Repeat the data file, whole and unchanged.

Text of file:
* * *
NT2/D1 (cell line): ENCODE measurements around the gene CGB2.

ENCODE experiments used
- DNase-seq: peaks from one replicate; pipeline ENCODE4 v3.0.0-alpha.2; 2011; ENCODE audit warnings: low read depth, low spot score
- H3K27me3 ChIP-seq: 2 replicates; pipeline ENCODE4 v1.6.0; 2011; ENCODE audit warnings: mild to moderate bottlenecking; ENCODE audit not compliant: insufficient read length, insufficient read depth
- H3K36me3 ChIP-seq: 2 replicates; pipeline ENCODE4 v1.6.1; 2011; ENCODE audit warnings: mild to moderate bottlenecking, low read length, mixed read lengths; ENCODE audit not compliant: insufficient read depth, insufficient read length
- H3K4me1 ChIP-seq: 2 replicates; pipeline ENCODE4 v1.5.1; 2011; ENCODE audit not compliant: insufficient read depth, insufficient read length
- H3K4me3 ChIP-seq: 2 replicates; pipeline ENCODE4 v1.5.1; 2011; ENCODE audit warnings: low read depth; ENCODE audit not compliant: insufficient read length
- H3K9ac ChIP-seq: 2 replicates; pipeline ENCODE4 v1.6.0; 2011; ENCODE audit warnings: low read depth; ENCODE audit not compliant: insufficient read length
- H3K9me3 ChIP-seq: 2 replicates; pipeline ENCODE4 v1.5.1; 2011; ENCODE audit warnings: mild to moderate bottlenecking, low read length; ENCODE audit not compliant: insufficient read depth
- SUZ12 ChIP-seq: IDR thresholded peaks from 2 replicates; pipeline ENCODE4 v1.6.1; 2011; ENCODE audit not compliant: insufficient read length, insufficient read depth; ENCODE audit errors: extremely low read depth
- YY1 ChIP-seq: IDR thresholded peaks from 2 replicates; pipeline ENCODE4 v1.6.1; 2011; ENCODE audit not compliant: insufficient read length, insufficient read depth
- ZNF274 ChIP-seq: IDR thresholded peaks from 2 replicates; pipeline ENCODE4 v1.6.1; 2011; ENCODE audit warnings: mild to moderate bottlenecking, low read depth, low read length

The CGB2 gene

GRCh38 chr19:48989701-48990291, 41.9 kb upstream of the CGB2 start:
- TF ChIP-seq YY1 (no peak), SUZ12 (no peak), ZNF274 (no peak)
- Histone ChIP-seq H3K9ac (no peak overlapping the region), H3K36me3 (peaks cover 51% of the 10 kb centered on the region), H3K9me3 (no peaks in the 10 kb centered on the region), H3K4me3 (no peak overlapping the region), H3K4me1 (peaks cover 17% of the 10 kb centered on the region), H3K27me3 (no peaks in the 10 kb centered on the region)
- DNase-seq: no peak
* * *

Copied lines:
NT2/D1 (cell line): ENCODE measurements around the gene CGB2.

ENCODE experiments used
- DNase-seq: peaks from one replicate; pipeline ENCODE4 v3.0.0-alpha.2; 2011; ENCODE audit warnings: low read depth, low spot score
- H3K27me3 ChIP-seq: 2 replicates; pipeline ENCODE4 v1.6.0; 2011; ENCODE audit warnings: mild to moderate bottlenecking; ENCODE audit not compliant: insufficient read length, insufficient read depth
- H3K36me3 ChIP-seq: 2 replicates; pipeline ENCODE4 v1.6.1; 2011; ENCODE audit warnings: mild to moderate bottlenecking, low read length, mixed read lengths; ENCODE audit not compliant: insufficient read depth, insufficient read length
- H3K4me1 ChIP-seq: 2 replicates; pipeline ENCODE4 v1.5.1; 2011; ENCODE audit not compliant: insufficient read depth, insufficient read length
- H3K4me3 ChIP-seq: 2 replicates; pipeline ENCODE4 v1.5.1; 2011; ENCODE audit warnings: low read depth; ENCODE audit not compliant: insufficient read length
- H3K9ac ChIP-seq: 2 replicates; pipeline ENCODE4 v1.6.0; 2011; ENCODE audit warnings: low read depth; ENCODE audit not compliant: insufficient read length
- H3K9me3 ChIP-seq: 2 replicates; pipeline ENCODE4 v1.5.1; 2011; ENCODE audit warnings: mild to moderate bottlenecking, low read length; ENCODE audit not compliant: insufficient read depth
- SUZ12 ChIP-seq: IDR thresholded peaks from 2 replicates; pipeline ENCODE4 v1.6.1; 2011; ENCODE audit not compliant: insufficient read length, insufficient read depth; ENCODE audit errors: extremely low read depth
- YY1 ChIP-seq: IDR thresholded peaks from 2 replicates; pipeline ENCODE4 v1.6.1; 2011; ENCODE audit not compliant: insufficient read length, insufficient read depth
- ZNF274 ChIP-seq: IDR thresholded peaks from 2 replicates; pipeline ENCODE4 v1.6.1; 2011; ENCODE audit warnings: mild to moderate bottlenecking, low read depth, low read length

The CGB2 gene

GRCh38 chr19:48989701-48990291, 41.9 kb upstream of the CGB2 start:
- TF ChIP-seq YY1 (no peak), SUZ12 (no peak), ZNF274 (no peak)
- Histone ChIP-seq H3K9ac (no peak overlapping the region), H3K36me3 (peaks cover 51% of the 10 kb centered on the region), H3K9me3 (no peaks in the 10 kb centered on the region), H3K4me3 (no peak overlapping the region), H3K4me1 (peaks cover 17% of the 10 kb centered on the region), H3K27me3 (no peaks in the 10 kb centered on the region)
- DNase-seq: no peak